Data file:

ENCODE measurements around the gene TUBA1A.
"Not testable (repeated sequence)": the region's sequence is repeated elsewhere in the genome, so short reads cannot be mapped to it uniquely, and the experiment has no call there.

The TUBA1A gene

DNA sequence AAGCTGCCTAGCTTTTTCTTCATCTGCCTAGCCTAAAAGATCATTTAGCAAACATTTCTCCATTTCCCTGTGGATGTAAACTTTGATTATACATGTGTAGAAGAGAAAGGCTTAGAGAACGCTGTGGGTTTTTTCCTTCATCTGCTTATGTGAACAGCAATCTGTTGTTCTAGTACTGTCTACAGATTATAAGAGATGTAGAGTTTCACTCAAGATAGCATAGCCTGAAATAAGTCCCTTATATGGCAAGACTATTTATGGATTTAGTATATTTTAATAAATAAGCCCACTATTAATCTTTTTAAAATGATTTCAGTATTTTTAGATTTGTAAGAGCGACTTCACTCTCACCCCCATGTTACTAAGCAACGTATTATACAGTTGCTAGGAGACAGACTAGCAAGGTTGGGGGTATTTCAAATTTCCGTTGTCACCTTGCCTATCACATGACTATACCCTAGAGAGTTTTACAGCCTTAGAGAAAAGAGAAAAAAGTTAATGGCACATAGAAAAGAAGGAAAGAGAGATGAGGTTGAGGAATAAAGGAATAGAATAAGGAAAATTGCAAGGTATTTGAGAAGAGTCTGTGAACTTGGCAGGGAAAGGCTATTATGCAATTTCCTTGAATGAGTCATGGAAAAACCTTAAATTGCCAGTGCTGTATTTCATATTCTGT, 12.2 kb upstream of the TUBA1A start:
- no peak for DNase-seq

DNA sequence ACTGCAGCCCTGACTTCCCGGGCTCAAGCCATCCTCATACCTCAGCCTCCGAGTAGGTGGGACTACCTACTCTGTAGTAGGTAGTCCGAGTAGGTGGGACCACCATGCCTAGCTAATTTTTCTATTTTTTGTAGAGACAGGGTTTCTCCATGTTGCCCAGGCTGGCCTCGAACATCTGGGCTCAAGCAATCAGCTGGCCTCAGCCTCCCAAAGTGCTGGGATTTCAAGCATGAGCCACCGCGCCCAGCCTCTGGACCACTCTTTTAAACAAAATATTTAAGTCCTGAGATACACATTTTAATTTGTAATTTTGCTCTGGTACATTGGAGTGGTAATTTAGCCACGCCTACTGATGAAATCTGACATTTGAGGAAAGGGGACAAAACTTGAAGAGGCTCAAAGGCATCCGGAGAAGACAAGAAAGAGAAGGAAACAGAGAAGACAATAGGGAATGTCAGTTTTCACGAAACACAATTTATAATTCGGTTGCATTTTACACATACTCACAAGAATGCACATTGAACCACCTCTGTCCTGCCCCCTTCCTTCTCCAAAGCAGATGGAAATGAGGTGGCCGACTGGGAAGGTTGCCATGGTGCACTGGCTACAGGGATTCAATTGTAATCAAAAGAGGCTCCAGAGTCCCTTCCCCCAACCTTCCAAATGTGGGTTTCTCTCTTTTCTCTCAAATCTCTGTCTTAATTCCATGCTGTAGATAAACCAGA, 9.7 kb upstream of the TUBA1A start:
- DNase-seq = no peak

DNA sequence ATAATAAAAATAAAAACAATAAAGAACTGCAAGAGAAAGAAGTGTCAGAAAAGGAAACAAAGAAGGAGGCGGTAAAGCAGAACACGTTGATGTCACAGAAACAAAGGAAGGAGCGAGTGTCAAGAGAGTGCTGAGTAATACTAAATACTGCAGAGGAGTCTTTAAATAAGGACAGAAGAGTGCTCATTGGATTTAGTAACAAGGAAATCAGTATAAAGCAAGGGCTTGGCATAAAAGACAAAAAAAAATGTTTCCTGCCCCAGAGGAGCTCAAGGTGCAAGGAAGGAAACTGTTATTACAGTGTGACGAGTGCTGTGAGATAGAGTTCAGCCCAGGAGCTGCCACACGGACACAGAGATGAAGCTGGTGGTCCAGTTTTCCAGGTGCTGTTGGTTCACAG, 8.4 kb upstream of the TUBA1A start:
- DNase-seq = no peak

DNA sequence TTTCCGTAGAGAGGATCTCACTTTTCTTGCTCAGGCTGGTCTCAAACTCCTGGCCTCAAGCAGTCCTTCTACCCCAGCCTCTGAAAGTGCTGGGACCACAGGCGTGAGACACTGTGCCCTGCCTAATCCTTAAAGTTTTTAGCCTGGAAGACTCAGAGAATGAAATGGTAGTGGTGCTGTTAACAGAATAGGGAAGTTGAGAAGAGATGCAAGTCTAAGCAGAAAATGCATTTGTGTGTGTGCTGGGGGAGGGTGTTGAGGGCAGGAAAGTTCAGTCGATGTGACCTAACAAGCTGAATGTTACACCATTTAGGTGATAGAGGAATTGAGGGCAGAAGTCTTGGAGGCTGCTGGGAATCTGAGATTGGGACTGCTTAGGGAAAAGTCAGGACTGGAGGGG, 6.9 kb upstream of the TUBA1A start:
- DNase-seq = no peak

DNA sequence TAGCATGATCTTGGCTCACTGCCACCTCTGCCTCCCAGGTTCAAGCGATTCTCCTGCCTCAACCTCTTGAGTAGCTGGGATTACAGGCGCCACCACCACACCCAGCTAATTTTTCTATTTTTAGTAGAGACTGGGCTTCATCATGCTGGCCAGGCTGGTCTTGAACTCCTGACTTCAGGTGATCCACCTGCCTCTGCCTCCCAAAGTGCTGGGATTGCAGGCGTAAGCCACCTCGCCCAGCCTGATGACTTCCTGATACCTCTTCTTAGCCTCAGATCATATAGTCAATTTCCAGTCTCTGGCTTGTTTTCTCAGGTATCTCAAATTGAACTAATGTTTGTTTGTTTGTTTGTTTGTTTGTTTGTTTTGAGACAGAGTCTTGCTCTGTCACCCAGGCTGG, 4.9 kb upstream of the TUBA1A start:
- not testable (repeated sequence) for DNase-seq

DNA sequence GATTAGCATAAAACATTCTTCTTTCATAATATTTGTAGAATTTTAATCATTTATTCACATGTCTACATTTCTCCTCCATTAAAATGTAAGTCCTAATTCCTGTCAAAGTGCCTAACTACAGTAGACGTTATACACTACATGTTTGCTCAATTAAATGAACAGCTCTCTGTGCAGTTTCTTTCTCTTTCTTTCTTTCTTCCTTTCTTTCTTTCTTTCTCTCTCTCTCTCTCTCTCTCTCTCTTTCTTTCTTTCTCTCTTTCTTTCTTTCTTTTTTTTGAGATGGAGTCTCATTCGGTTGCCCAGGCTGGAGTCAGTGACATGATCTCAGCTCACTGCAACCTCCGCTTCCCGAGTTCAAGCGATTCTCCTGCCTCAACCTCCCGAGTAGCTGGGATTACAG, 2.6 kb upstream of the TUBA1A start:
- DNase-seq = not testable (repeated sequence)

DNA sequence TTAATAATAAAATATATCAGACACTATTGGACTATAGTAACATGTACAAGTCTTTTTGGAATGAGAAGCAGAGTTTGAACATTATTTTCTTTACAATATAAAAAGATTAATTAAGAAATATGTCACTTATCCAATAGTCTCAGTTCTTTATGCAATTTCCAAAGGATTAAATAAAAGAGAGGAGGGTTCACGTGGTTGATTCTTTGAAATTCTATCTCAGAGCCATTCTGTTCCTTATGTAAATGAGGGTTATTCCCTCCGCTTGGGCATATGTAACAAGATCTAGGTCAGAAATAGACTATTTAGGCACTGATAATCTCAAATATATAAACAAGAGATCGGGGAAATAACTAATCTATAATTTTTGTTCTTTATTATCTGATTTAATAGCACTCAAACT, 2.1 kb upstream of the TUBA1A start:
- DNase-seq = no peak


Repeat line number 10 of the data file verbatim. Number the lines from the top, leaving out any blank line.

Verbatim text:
DNA sequence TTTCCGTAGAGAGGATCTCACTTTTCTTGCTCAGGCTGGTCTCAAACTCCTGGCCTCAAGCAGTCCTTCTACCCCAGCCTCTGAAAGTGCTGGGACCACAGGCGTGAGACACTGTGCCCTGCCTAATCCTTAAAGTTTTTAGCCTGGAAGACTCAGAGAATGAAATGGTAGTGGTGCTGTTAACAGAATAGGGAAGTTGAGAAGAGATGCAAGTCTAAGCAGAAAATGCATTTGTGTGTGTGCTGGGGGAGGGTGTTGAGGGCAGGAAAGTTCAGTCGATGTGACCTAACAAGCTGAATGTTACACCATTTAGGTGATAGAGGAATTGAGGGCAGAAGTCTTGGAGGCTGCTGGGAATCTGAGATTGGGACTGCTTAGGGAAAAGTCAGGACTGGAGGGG, 6.9 kb upstream of the TUBA1A start: